We found here in Pennsbury Township perhaps the largest bog turtle colony in the world which allowed us to slow down the development of the area. This same area was the site of the all day portion of the Battle of the Brandywine. See The Battle of the Brandywine in Pennsbury Township
It is very interesting to note that in the battle, fighting under Greene was brigadier General Peter Muhlenberg, a Lutheran minister born in Trappe PA. As he rode along the defensive line rallying the Virginia troops, he was recognized by some Hessians who called him by his nickname "Devil Pete". During the Revolutionary War his younger brother, Henry Muhlenberg, because of the prominence of his patriot brothers, was always in danger. During the morning portion of the Battle of Brandywine, the cannon fire from the Pennsbury Township portion of the battle was recorded by Henry and many others in Philadelphia. Henry's father in Trappe also heard this portion of the battle: "This morning we heard heavy and long continued cannonading some thirty miles away on Brandywine Creek" Muhlenbergs and the Revolutionary Underground
Immediately following the Battle of the Brandywine, four days before the British occupation of Philadelphia, Henry escaped what was almost certain death at the hands of the Torys. Disguised as an Indian and carrying a rifle under a blanket he left Philadelphia to join his family in Trappe. He was nearly caught and did not return to Philadelphia until after the British withdrawal in 1778. It was during this time that Henry Muhlenberg discovered the highly secretive Muhlenberg turtle (Bog turtle) hence up through 1956 it was known by everyone as Muhlenberg's turtle (Offical name is now Clemmys muhlenbergii turtle). (References located by Dan Klem, Jr., Muhlenberg College).
The bog turtle photographs were take at location UTM 18 447288E 4413524N. See map below.
Photos by Bryan Boardman. Telephone: (610)388-0672 Email: email@example.com
Pasted below are some of the pictures I took April 15th 2003 on the Walls tract showing a bog turtle sunning. It's about 3 1/2 to 4 inches long and has the very distinctive orange mark on its neck. April 15th was our first warmer spring day.
First photo taken right after I noticed the bog turtle. It is not easy
to see in the photos but the entire area surrounding the turtle includes
many spring seeps (perhaps one every 1 to 2 feet) from holes deeper than
ones arm length.
Winter 2000 Environmental News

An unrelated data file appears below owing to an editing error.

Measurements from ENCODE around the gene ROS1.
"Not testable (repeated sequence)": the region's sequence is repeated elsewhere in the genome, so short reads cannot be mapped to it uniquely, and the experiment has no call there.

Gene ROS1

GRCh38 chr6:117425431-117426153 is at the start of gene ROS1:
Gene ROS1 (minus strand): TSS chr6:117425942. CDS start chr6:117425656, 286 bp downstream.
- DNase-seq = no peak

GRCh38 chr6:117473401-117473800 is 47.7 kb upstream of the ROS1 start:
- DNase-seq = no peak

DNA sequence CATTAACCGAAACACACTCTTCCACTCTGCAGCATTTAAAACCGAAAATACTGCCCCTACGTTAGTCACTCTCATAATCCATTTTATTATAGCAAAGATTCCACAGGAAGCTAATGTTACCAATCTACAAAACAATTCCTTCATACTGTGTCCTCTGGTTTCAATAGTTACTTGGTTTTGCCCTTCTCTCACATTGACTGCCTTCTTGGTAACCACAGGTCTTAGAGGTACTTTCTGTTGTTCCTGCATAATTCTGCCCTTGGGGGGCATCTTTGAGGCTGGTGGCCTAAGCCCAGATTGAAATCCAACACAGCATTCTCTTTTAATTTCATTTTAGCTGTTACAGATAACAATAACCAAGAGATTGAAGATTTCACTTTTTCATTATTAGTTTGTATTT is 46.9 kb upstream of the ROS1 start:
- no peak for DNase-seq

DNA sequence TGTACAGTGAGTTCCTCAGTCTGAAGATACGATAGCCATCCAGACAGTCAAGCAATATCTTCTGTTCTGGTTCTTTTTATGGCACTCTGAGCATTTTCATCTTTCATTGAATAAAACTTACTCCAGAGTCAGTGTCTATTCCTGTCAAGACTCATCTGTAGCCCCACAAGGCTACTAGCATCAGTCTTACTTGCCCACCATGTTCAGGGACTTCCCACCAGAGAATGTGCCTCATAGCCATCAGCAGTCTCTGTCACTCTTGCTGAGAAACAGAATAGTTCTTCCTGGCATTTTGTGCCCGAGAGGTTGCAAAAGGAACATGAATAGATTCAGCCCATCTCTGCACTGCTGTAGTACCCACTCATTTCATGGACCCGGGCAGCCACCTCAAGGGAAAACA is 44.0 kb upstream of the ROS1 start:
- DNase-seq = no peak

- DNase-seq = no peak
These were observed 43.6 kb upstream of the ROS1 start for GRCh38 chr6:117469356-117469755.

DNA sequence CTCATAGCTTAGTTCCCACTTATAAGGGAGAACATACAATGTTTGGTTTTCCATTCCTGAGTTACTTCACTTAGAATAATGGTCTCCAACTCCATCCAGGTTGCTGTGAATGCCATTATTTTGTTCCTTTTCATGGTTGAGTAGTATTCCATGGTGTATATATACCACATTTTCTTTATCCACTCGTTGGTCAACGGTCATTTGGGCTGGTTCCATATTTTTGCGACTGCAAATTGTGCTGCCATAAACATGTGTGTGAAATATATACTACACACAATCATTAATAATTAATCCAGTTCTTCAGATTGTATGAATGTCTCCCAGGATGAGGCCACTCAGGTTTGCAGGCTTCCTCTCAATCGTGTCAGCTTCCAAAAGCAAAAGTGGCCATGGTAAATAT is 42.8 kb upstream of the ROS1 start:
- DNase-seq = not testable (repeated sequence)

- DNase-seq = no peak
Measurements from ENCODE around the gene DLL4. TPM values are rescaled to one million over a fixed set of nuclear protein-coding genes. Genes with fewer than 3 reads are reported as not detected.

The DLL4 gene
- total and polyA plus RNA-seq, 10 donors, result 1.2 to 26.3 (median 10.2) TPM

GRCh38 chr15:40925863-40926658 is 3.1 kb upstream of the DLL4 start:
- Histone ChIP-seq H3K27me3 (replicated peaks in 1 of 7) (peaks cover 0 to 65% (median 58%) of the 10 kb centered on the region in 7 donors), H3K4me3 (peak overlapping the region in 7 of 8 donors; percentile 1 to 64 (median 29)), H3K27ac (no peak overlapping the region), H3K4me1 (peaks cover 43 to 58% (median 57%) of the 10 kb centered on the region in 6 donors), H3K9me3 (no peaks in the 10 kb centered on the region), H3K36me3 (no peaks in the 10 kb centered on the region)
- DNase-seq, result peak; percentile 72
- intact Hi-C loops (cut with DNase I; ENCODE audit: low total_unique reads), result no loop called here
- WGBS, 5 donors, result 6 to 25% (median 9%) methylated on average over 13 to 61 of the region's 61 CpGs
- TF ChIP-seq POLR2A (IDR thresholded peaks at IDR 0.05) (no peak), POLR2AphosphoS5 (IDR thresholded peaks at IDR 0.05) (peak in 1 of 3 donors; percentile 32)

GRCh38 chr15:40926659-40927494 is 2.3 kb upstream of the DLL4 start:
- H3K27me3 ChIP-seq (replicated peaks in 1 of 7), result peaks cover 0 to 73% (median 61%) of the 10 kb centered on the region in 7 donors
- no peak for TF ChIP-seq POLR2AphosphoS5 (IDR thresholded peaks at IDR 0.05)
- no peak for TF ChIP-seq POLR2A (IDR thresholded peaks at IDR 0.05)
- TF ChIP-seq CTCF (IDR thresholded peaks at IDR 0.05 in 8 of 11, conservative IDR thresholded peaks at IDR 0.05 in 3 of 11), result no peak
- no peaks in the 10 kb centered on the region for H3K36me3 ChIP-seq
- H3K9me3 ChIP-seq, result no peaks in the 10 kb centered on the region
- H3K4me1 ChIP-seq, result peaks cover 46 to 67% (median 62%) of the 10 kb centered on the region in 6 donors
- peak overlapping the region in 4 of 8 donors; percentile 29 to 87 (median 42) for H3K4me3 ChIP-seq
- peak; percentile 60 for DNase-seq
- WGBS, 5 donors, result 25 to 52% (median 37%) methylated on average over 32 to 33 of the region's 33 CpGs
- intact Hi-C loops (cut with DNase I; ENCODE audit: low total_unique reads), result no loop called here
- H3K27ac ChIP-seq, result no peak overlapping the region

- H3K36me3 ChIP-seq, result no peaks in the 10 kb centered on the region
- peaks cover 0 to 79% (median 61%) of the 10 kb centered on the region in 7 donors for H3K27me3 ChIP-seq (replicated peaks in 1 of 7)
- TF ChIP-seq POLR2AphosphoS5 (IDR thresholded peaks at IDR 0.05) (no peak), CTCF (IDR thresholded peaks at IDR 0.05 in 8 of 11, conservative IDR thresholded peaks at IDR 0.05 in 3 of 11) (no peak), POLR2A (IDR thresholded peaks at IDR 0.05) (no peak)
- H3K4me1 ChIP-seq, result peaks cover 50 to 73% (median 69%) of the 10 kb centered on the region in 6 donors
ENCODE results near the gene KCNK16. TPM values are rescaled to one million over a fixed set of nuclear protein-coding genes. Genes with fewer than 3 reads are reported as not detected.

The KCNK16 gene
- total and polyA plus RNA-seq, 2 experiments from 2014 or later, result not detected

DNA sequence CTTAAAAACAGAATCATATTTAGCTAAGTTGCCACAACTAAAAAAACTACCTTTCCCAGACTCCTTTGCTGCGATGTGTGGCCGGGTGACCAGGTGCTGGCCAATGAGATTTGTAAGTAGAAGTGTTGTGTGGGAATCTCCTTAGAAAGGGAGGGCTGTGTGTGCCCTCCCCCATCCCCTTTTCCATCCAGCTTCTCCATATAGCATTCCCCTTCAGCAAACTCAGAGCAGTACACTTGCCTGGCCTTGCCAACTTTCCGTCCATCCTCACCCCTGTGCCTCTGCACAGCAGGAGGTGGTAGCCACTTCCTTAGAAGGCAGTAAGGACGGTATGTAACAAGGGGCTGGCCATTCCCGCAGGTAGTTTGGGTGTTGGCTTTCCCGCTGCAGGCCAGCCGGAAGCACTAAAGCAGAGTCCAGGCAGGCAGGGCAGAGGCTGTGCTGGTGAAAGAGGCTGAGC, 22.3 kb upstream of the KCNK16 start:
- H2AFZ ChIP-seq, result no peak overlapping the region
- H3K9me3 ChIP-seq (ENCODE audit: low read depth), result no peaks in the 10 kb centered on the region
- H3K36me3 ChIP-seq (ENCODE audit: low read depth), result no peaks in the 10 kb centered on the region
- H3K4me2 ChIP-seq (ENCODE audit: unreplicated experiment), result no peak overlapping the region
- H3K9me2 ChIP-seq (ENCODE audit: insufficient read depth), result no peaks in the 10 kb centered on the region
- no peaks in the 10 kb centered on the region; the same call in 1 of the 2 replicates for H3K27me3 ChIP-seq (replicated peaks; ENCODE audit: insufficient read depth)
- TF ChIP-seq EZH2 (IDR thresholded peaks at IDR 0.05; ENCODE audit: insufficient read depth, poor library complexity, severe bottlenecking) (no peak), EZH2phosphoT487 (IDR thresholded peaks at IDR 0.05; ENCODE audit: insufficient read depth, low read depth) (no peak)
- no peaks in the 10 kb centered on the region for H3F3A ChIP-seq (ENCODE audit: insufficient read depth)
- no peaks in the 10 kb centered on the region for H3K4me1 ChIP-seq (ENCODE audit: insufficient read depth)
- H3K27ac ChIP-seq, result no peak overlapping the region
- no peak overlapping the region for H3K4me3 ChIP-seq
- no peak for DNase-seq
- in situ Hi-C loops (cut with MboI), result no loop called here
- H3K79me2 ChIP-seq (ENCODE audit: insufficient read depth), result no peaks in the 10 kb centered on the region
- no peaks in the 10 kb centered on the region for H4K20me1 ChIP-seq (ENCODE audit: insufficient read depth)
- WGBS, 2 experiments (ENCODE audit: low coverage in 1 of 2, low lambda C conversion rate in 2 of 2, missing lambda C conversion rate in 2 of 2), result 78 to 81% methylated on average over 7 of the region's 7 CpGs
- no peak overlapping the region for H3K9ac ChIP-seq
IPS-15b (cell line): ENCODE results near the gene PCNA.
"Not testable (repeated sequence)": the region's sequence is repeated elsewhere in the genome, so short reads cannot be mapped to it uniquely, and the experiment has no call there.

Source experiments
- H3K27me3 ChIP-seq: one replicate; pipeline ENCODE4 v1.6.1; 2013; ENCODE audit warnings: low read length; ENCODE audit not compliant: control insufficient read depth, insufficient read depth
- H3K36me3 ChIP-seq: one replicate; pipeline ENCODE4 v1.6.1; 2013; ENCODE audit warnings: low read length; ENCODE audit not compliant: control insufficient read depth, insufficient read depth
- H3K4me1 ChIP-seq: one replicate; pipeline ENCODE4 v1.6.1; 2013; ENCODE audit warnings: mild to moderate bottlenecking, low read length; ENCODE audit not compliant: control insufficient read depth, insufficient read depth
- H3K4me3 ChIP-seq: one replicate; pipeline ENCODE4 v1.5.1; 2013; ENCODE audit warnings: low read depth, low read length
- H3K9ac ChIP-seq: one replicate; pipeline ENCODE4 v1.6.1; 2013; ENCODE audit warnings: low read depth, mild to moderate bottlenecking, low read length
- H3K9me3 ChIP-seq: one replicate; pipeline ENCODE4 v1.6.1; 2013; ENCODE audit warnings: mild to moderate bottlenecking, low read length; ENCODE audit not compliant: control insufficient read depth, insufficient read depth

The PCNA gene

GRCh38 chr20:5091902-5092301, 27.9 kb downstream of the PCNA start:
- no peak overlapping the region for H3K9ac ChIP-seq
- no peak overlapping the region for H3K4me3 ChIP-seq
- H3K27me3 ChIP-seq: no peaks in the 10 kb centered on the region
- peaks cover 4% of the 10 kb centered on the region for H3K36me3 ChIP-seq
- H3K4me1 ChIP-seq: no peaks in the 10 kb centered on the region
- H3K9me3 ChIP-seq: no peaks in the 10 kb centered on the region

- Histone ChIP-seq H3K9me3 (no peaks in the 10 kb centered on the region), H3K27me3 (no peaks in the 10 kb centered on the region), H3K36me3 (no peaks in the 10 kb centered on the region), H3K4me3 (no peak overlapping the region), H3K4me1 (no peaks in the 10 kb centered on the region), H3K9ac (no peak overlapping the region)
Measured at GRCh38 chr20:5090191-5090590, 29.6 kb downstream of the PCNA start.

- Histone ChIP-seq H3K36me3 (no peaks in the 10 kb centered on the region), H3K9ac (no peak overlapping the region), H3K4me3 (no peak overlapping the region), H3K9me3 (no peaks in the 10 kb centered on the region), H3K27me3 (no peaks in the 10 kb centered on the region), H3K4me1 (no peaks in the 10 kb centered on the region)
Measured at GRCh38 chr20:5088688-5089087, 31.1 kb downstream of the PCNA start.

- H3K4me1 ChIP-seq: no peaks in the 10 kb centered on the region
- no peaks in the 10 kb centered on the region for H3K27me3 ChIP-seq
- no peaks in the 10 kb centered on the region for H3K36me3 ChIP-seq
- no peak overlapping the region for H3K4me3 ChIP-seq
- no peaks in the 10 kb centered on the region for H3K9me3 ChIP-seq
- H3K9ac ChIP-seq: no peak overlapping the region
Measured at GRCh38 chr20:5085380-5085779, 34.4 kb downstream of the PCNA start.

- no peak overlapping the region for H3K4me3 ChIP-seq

Bog Turtles Protected
Recently, the US Fish and Wildlife Service (USFWS) released a draft of the Bog Turtle Northern Population Recovery Plan, which focuses on removing bog turtles from the threatened and endangered list. Land development projects will be effected by this plan due to the implementation of 300-foot upland buffers around all previously identified bog turtle wetlands-three identified zones of protection. Zone 1 includes wetlands occupied by bog turtles; Zone 2 consists of the 300-foot upland buffer; and Zone 3 includes upland, wetland and riparian areas extending at least one mile beyond the boundary of Zone 2.
Meetings with the USFWS and the PA Fish and Boat Commission (PAFBC) confirm that no permanent impacts, such as development, roads, sewer lines, residences, driveways, parking lots or other structures, etc., will be permitted within this 300-foot upland buffer. Unfortunately, these agencies are already enforcing these measures with little or no room for compromise.
Protocols are in place under the Endangered Species Act for formal and
informal consultation with the USFWS allowing the developer to discuss
potential impacts to these wetlands or buffers. However, these protocols
include the creation of a Habitat Conservation Plan (HPC) and in-depth,
long-term ecological studies of the species population and its habitat.
Ultimately for final approval of a HPC and subsequent issuance of a
incidental take permit, the long-term study must convince the regulatory
agencies that no present or future degradation of bog turtle habitat
will occur. Again, this may be difficult or nearly impossible to achieve
without completely avoiding the three protection zones mentioned earlier
The above is from: Bog Turtles Protected